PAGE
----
The stuffed shirt

          Atticus Finch is a man of few words.  Wise men speak volumes, but only need a few words.  Finch is that type of man.  A lawyer in a small Alabama town, set in the 1930’s, has agreed to represent a Negro accused of raping a local white woman.   How Finch handles this case in the racially dramatic film “To Kill A Mockingbird,” reveals his strong character personality to the audience.

            Always well-dressed and nicely groomed, Finch may have appeared to be a “stuffed shirt.”  In fact, he was the opposite.  Instead he was modest in his talents as the best lawyer in the area and sharp-shooter of his town.  Logical and steady in his actions from courtroom tactics, to taking down a rabid dog in the street, Finch could do it all.  These qualities gained all the people’s trust and the town’s respect.

            Finch reciprocated the respect towards and to his children.  He knew accepting this client’s case would put him and his family under a microscope.  A single parent after the death of his wife, Finch was able to provide the right mixture of parental love, sensitivity and honesty to raise his son and daughter properly.  At times, he was stern with his offspring but underneath that sternness was an even temperament.  He understood his daughter, Scout’s multiple playground fights were due to wearing a dress, but was firm that she had to wear it and was not to start fights when teased.  Understanding his daughter was a tom-boy, he made a compromise she only had to wear the hated dresses to school.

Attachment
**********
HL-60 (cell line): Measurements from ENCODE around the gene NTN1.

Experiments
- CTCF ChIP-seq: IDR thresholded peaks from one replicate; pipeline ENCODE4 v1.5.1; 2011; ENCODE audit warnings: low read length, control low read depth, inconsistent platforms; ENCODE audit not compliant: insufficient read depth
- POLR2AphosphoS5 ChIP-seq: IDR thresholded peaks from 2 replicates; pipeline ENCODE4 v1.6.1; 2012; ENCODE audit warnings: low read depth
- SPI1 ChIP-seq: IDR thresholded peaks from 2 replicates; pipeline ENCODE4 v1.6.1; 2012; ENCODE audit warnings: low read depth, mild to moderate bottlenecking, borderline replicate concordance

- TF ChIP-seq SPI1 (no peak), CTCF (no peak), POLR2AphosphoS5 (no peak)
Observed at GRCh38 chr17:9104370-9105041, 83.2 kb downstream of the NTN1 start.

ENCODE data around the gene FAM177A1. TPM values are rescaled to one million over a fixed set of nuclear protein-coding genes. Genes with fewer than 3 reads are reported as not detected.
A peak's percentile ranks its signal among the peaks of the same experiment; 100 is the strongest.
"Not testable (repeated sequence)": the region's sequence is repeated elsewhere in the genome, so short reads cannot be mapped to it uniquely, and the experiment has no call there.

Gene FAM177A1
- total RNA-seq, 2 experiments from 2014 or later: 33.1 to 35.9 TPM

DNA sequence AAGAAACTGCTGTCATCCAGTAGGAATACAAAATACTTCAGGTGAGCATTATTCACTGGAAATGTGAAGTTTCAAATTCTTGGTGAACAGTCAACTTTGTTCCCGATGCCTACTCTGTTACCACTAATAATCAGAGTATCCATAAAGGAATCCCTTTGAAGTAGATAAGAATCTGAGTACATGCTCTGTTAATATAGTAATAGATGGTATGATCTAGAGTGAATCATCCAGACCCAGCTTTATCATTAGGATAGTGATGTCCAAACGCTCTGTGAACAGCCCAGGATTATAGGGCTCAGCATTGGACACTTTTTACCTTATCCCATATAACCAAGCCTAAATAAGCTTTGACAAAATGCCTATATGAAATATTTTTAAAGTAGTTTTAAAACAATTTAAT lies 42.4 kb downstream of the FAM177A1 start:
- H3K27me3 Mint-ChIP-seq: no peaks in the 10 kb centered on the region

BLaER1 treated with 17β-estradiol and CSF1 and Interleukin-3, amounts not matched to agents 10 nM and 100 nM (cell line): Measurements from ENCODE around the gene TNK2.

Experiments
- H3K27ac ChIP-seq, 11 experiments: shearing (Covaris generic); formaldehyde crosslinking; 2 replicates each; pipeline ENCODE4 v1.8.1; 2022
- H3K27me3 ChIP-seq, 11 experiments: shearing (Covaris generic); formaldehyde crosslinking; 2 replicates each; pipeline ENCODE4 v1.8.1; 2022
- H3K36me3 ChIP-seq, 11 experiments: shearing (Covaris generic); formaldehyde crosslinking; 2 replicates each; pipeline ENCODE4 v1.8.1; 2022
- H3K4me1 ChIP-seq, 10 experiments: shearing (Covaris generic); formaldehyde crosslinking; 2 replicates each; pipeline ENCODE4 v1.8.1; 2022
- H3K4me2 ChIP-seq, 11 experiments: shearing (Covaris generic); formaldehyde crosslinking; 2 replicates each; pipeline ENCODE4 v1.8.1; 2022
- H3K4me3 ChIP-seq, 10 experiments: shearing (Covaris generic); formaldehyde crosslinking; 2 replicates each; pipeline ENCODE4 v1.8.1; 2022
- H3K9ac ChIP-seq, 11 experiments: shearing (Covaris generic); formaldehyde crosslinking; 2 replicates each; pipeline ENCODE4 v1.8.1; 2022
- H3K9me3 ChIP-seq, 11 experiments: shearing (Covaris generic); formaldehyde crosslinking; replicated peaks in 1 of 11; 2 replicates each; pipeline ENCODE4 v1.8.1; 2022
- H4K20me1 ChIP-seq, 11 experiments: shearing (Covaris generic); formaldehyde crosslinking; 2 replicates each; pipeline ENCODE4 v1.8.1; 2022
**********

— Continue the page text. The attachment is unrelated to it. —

Though Finch preferred to fight a battle with words and wit, he was not afraid to stand up for his personal beliefs or the rights of his client.  The townsfolk lost their respect for him as they clearly felt he should not represent a Negro.  When Finch was faced with an angry mob while guarding his defendant for the evening, he rose to his feet not giving any indication of fear.  The phrase “nerves of steel” comes to mind in the scene where Finch sees his children and their friend push through the lynch mob. 

            Finch’s priorities were protecting his family and client’s rights and life.  He suffered personal conflicts at the end of the movie when his children are attacked by the father of his client’s accuser.  Learning the father was dead after his children are saved by the town recluse, he struggles with allowing the sheriff to conclude it was an accidental death.  His honesty in all areas of his life was confronted by the ugliness in the world.  Finch, being the wise man he was portrayed, let his compassion for the true innocents win this battle, no courtroom involved.

Works cited:

To Kill a Mockingbird. Dir. Robert Mulligan. Writ. Harper Lee.  Horton Foote.

 Universal International Pictures, 1962 Film


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